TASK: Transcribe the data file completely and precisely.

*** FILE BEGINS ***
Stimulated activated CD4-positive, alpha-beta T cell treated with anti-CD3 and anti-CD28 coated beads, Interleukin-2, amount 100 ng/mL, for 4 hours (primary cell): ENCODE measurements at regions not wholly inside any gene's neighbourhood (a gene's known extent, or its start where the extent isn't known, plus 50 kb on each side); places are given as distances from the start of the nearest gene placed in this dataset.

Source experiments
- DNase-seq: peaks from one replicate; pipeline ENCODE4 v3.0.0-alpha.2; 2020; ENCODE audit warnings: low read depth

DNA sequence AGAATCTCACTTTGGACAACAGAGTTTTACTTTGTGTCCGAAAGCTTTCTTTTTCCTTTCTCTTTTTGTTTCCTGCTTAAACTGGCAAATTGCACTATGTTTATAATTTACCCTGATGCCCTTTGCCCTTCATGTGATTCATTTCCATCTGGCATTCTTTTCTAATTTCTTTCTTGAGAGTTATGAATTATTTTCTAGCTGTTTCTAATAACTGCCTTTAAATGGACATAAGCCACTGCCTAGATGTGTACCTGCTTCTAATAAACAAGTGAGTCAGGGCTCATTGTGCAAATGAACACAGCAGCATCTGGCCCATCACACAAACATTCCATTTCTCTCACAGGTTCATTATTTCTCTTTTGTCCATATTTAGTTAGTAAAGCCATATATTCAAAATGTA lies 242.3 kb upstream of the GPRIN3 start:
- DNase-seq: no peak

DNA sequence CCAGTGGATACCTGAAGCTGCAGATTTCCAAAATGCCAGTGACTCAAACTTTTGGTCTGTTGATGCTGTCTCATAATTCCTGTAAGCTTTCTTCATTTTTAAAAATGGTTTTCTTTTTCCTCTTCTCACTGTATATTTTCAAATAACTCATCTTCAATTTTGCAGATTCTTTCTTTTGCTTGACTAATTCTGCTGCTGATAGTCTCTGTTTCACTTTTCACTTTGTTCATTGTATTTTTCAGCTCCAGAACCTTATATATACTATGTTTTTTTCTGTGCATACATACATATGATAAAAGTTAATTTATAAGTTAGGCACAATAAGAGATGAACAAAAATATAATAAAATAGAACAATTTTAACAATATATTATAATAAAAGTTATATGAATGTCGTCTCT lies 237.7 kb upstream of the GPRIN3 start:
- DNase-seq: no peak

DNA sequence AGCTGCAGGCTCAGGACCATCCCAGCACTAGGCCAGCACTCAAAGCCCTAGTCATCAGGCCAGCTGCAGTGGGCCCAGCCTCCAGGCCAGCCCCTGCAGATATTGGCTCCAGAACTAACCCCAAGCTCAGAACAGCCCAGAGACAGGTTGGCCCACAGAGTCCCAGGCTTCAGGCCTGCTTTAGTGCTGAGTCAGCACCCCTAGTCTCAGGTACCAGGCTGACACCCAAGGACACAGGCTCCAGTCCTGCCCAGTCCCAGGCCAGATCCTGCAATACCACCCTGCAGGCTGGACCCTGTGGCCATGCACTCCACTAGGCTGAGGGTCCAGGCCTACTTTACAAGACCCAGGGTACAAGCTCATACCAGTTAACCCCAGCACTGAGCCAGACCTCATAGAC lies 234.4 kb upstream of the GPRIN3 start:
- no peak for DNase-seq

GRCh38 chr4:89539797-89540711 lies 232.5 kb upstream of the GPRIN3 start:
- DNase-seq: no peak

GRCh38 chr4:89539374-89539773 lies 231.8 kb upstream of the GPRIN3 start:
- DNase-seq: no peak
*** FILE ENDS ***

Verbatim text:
Stimulated activated CD4-positive, alpha-beta T cell treated with anti-CD3 and anti-CD28 coated beads, Interleukin-2, amount 100 ng/mL, for 4 hours (primary cell): ENCODE measurements at regions not wholly inside any gene's neighbourhood (a gene's known extent, or its start where the extent isn't known, plus 50 kb on each side); places are given as distances from the start of the nearest gene placed in this dataset.

Source experiments
- DNase-seq: peaks from one replicate; pipeline ENCODE4 v3.0.0-alpha.2; 2020; ENCODE audit warnings: low read depth

DNA sequence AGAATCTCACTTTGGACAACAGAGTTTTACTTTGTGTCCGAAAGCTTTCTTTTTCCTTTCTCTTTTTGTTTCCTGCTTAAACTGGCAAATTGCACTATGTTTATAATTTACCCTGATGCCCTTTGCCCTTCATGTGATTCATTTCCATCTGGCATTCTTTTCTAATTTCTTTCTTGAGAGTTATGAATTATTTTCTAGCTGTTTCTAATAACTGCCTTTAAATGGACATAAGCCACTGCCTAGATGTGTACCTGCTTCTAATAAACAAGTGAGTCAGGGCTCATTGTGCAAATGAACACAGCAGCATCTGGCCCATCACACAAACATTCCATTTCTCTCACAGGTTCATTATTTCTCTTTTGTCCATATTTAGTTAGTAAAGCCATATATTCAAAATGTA lies 242.3 kb upstream of the GPRIN3 start:
- DNase-seq: no peak

DNA sequence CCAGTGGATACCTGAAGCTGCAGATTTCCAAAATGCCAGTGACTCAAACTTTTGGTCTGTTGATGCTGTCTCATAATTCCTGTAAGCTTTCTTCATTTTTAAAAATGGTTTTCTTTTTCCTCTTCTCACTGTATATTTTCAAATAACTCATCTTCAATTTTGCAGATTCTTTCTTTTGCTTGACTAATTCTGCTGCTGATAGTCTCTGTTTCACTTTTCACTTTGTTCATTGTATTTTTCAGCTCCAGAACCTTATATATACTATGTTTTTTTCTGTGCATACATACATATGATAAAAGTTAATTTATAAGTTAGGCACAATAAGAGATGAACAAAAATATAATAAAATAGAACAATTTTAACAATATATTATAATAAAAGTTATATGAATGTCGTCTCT lies 237.7 kb upstream of the GPRIN3 start:
- DNase-seq: no peak

DNA sequence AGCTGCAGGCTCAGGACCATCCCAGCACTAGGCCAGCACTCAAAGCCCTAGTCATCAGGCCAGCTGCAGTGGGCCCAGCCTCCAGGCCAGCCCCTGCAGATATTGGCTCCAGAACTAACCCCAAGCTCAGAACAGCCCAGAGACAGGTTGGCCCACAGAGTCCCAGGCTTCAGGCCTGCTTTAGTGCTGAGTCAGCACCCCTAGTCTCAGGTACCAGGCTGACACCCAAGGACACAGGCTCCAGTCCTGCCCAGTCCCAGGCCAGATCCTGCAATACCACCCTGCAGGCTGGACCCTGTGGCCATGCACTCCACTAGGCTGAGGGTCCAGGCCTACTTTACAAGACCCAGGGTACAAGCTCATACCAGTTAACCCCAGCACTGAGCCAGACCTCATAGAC lies 234.4 kb upstream of the GPRIN3 start:
- no peak for DNase-seq

GRCh38 chr4:89539797-89540711 lies 232.5 kb upstream of the GPRIN3 start:
- DNase-seq: no peak

GRCh38 chr4:89539374-89539773 lies 231.8 kb upstream of the GPRIN3 start:
- DNase-seq: no peak